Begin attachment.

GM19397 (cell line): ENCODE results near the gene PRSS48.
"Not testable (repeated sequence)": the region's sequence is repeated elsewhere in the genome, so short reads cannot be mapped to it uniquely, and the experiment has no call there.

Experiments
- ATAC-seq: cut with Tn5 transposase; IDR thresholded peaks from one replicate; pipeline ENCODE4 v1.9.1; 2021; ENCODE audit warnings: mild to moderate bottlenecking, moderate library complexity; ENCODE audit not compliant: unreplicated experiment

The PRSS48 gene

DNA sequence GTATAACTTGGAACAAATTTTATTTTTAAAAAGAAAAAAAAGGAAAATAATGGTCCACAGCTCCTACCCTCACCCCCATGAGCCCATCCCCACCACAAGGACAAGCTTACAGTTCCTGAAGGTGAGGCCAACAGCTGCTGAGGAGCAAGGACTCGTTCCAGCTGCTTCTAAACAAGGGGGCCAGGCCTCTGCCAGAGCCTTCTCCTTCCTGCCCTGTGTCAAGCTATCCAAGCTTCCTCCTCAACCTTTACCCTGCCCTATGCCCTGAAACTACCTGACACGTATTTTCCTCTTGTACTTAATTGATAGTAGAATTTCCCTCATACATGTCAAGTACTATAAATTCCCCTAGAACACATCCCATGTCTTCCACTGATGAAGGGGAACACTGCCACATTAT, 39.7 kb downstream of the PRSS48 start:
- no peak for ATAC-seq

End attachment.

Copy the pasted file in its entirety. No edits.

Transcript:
GM19397 (cell line): ENCODE results near the gene PRSS48.
"Not testable (repeated sequence)": the region's sequence is repeated elsewhere in the genome, so short reads cannot be mapped to it uniquely, and the experiment has no call there.

Experiments
- ATAC-seq: cut with Tn5 transposase; IDR thresholded peaks from one replicate; pipeline ENCODE4 v1.9.1; 2021; ENCODE audit warnings: mild to moderate bottlenecking, moderate library complexity; ENCODE audit not compliant: unreplicated experiment

The PRSS48 gene

DNA sequence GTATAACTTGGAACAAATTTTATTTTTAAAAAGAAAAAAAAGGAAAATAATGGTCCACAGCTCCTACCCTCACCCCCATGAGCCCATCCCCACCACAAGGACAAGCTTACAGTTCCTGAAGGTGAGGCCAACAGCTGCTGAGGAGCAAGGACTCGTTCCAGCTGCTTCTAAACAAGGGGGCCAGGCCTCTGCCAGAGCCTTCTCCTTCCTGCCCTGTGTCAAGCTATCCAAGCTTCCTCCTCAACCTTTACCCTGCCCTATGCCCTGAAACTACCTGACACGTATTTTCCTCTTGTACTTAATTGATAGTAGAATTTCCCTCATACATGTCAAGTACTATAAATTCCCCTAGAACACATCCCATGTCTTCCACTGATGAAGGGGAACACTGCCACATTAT, 39.7 kb downstream of the PRSS48 start:
- no peak for ATAC-seq